It’s Not Easy…but It’s Worth It

  by Andrew Wolgemuth

I began fatherhood with a mistaken assumption: If I do this right, it will be easy.

Well, maybe not easy, but easier than many parents seemed to think that the gig was.

In my mind, those that were struggling as parents simply weren’t doing it right. The difficulty that they were dealing with (child behavior; poor sleep patterns in their children; etc.) was because their technique was wrong; straighten out the method, and the difficulty of their parenting work would be relieved.

For example, I knew (read: thought I knew) that the parents standing helplessly in the grocery store checkout while their toddler threw a world-class tantrum needed to understand (and implement) good communication and discipline. They needed to be the adult and get the situation under control.

I know, I know: condescend much? The arrogance reeks even all these years later.

The experience of being a dad has shown proved (time and again) that good parenting—good dadcraft, if you will—is anything but easy. In fact, it’s often actually harder than bad parenting. It’s patient (doing the right thing or teaching a lesson…again and again), faithful (present, engaged, and not distracted), focused on the long-term, and encouraging one’s children toward character…and these aren’t easy, quick things.

Easy is never admitting to my children that I’m wrong. I’m your dad; what I say goes…always. Hard is recognizing that I’m not always right, that I make mistakes…and that I need to acknowledge this to my kids and my wife.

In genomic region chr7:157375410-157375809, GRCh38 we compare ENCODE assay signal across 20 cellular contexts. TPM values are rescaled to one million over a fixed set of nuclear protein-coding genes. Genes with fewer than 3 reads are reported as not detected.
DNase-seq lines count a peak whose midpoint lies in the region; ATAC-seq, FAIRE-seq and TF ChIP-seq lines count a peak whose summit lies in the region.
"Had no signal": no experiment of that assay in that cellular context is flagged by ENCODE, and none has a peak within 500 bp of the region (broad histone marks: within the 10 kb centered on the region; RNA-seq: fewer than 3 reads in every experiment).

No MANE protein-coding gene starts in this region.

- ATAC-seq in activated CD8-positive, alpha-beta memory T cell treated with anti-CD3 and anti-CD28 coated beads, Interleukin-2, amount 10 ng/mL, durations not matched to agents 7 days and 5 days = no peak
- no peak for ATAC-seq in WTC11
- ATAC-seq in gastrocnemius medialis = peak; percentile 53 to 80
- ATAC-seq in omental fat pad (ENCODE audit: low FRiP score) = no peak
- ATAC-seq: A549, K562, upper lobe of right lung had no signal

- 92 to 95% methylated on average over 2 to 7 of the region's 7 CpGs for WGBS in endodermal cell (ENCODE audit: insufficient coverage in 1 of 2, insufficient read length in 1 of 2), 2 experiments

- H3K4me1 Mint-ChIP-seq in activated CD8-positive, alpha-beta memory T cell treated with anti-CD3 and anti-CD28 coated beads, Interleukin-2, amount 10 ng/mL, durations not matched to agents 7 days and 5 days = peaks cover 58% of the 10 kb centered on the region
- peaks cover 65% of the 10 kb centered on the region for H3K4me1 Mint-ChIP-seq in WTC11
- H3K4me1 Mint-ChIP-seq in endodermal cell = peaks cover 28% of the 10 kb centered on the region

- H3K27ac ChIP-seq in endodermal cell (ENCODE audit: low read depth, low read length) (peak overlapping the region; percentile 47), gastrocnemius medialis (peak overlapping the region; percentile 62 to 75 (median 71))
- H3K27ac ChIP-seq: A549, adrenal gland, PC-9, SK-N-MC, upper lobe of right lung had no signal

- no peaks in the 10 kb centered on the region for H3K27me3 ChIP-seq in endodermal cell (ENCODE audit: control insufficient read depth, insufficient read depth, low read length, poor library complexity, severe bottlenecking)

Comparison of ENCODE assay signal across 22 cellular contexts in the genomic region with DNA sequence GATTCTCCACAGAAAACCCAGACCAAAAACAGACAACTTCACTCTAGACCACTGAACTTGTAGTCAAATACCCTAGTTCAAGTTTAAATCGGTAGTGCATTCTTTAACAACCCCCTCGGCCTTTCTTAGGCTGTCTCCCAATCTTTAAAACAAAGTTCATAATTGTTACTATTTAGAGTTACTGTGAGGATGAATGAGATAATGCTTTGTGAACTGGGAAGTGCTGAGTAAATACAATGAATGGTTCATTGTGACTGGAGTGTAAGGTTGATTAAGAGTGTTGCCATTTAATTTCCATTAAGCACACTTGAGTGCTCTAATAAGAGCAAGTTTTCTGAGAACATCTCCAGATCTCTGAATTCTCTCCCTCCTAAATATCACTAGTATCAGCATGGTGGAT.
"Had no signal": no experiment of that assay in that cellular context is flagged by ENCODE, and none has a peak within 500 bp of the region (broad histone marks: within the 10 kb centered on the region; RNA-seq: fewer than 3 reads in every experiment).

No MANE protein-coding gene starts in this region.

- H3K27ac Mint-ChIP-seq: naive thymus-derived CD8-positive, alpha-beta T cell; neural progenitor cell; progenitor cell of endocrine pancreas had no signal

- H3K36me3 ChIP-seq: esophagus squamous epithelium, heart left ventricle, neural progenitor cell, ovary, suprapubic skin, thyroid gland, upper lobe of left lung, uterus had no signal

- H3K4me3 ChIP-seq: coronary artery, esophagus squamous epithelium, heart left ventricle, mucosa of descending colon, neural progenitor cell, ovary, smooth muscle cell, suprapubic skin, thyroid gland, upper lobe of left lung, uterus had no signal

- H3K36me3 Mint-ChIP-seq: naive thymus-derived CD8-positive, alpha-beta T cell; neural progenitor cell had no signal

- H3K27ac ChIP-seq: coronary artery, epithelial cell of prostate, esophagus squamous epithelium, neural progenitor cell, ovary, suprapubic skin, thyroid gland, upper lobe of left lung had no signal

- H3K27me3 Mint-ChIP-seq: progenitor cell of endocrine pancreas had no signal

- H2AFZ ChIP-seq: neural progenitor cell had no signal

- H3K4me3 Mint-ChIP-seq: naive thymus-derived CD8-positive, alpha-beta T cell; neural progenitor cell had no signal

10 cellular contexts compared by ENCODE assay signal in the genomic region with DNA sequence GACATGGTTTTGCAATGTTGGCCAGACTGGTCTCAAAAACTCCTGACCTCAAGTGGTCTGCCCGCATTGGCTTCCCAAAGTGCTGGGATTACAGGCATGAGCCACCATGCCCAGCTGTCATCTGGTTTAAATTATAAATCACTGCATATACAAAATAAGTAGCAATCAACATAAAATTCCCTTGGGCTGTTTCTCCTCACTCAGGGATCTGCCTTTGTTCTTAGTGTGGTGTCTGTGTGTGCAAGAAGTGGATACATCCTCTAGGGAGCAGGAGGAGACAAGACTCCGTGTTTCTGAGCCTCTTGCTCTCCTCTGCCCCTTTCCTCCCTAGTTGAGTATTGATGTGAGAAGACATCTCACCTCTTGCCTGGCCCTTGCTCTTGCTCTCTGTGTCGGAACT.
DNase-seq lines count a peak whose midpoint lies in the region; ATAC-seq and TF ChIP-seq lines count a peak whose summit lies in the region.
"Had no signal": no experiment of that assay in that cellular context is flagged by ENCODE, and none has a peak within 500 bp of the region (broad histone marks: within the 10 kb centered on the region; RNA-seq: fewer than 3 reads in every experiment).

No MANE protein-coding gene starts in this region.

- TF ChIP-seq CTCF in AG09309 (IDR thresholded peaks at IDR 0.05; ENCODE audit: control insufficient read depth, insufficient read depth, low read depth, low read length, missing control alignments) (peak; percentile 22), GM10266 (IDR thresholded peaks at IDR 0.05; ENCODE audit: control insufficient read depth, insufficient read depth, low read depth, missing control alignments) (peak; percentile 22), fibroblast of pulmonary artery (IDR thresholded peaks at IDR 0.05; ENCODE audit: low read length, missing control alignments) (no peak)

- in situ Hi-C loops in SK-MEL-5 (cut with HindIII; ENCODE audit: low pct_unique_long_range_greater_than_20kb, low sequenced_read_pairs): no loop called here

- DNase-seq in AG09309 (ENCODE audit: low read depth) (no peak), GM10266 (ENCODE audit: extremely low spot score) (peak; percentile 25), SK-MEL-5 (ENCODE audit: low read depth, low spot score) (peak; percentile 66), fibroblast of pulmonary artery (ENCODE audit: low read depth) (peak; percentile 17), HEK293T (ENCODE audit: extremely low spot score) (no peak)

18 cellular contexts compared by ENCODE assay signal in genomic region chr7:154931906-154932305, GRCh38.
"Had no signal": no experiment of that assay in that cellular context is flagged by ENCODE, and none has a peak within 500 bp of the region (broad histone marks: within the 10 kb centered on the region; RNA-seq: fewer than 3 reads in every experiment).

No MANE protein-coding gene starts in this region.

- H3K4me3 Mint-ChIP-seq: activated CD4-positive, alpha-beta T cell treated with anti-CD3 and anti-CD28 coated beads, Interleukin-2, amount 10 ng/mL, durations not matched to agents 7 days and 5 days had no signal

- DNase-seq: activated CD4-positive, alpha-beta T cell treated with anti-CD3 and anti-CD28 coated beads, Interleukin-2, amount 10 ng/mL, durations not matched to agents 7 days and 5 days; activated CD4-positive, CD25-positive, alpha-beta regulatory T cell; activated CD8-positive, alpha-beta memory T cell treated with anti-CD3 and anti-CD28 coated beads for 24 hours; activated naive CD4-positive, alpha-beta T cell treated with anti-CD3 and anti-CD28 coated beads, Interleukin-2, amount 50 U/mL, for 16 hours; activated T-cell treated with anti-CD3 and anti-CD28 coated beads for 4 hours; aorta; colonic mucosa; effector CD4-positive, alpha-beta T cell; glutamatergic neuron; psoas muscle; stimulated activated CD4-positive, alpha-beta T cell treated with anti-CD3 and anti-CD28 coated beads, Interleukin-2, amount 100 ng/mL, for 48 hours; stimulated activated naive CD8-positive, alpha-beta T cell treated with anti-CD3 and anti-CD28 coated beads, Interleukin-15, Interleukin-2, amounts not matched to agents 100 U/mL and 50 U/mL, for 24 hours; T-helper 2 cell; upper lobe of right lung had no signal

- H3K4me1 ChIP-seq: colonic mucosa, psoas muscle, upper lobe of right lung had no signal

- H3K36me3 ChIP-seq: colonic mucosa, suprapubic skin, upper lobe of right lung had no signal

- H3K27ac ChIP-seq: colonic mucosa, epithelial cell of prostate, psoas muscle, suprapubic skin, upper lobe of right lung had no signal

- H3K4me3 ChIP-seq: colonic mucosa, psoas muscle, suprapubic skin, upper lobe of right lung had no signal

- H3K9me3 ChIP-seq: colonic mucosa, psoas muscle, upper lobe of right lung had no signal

Easy is addressing boredom through screens. Another half hour until dinner is ready…how ‘bout another episode of Your Favorite Netflix series? Hard is recognizing that I default to screens too easily myself, that I need to demonstrate what I want my kids to live, and that good book, a coloring sheet, or a quick game fill downtime more constructively and creatively than a screen.

Easy is cooking or grilling on my own. I just need to get this grub on the table ASAP. Hard is recognizing that the slower, messier way to put a meal on the table is often the more memorable, meaningful approach.

Easy is allowing my kid to quit when the going gets tough and an activity is no longer fun or winnable. This is as painful for me to watch as it is for them to suffer through…why press on? Hard is recognizing that grit is a critical, developable trait that I can strongly influence in my kids. Hard is recognizing that losses and struggle provide critical learning opportunities.

If we do this right, it will often be hard…but the difficulty will be worth it. That’s the path for patient, faithful, long-term focused dadcraft.

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Even when we’re trying hard, we’ll still fall short…and that’s part of the dadcraft journey as well.

Photo by Paulo Vizeu on Unsplash.